During an Ebola outbreak, the virus can spread quickly within healthcare settings (such as clinics or hospitals). Clinicians and other healthcare personnel providing care should use dedicated, preferably disposable, medical equipment. Proper cleaning and disposal of instruments such as needles and syringes are important. If instruments are not disposable, they must be sterilised before using again4.

Ebola virus can survive on dry surfaces, like doorknobs and countertops for several hours; in body fluids like blood, the virus can survive up to several days at room temperature. Cleaning and disinfection should be performed using a hospital-grade disinfectant4.


  • Health workers who do not use proper infection control while caring for Ebola patients, and family and friends in close contact with Ebola patients, are at the highest risk of getting sick. Ebola can spread when people come into contact with infected blood or body fluids4.
  • Ebola poses little risk to travelers or the general public who have not cared for or been in close contact (within 3 feet or 1 meter) with someone sick with Ebola4.


An outbreak of Ebola Virus Disease can be controlled by breaking the chain of infection. Previous Ebola outbreaks have been halted through a combination of control measures including, case management, infection prevention and control practices, surveillance and contact tracing, a good laboratory testing service, safe and dignified burials, social mobilization and effective communication1.
Vaccines to protect against Ebola have been developed and have been used to help control the spread of Ebola outbreaks in Guinea and in the Democratic Republic of the Congo (DRC)1.

The best defence against Ebola and other viral and bacterial diseases is prevention. Public health authorities believe the risk of Ebola infection is low outside of the West African countries most affected. But there are steps you can take to lower the risk of infection in general, including more likely threats such as the seasonal flu.

The best defence against Ebola and other viral and bacterial diseases is prevention.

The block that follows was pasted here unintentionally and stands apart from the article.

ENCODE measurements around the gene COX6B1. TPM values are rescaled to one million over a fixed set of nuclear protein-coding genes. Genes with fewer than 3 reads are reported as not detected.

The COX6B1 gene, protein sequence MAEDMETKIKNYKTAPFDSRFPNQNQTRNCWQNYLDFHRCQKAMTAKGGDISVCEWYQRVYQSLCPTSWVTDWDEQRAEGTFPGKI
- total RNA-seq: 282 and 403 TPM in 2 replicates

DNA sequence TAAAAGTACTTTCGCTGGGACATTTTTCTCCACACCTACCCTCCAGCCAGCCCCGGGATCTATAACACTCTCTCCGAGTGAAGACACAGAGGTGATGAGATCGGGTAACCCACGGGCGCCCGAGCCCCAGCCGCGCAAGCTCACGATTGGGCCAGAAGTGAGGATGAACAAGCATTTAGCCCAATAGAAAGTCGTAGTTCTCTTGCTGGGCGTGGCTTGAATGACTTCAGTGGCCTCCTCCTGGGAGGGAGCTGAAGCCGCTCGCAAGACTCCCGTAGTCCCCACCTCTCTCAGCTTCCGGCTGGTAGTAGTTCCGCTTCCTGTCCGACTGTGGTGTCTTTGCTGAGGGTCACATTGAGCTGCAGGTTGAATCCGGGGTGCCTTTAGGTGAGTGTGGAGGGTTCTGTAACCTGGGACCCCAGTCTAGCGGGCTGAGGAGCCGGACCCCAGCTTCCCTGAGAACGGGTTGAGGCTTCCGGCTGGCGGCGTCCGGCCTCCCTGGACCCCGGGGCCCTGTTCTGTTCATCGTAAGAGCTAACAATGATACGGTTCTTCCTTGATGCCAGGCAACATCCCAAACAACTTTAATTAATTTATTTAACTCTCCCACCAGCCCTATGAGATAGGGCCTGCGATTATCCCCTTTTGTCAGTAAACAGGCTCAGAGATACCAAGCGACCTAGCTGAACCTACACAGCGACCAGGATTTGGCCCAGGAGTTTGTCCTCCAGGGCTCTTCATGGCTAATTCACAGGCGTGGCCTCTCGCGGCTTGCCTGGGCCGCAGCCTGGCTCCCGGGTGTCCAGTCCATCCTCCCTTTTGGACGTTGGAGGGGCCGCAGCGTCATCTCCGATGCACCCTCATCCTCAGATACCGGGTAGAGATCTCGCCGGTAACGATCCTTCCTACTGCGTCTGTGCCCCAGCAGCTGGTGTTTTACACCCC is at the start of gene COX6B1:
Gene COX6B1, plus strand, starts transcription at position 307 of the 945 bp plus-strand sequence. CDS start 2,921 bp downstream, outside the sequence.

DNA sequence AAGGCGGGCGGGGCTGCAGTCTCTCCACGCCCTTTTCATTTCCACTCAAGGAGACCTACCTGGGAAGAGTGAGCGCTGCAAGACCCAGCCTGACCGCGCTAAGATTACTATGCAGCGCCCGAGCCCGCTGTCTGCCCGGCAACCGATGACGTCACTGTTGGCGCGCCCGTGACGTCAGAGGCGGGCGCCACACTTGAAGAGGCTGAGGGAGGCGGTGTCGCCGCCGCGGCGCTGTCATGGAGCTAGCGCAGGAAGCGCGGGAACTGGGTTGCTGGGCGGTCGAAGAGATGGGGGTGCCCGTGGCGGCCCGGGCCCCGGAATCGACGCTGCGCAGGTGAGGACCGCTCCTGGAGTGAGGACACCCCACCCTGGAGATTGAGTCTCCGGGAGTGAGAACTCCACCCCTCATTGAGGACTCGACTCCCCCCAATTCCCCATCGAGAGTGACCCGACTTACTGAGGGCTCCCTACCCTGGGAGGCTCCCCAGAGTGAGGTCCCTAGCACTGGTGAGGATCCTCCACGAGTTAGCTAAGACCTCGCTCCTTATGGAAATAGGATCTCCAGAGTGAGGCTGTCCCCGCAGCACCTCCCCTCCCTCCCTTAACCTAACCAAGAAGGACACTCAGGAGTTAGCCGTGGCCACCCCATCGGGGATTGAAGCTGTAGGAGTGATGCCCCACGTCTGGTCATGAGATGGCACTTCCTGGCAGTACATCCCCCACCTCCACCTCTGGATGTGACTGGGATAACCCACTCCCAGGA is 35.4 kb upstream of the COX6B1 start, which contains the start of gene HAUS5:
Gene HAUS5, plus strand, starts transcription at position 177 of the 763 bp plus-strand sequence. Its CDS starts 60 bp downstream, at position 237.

• Follow and state up-to-date on local, regional and/or national public health recommendations.
  • Establish policies and training on symptoms and risk factors for employees in high-risk areas. 
  • Train and encourage employees to practice good personal hygiene, including washing their hands frequently with soap and water or using an alcohol-based hand rub.
  • Clean and disinfect hard, non-porous surfaces and areas that are touched frequently. Use disinfectants approved for use against Ebola by the local national authority and if not available use disinfectants recommended by national public health authorities, or the World Health Organisation. For example, in the US, use an EPA-registered disinfectant with a claim against Ebola or a product listed as having an emerging viral pathogen claim5. In the EU, use a disinfectant labeled with either ‘Virucidal’, ‘Limited Spectrum Virucidal’ or ‘Virucidal Activity against enveloped viruses’ activity6. Always follow the manufactures use instructions, including concentration, application and contact time. 
  • Make sure you have personal protective equipment (PPE), such as gloves, goggles and gowns, on hand and ensure that employees are trained in its proper use. 
  • Ensure that needles and sharps are disposed of in an appropriate manner.


1 Ebola virus disease (who.int)
2Ebola outbreak 2022 - Uganda (who.int)
3Signs and Symptoms | Ebola Hemorrhagic Fever | CDC
4Transmission | Ebola Hemorrhagic Fever | CDC
5List L: Disinfectants for Use Against Ebola Virus | US EPA
6Explanation of virus claims for disinfectants | Biocides | Board for the Authorisation of Plant Protection Products and Biocides (ctgb.nl)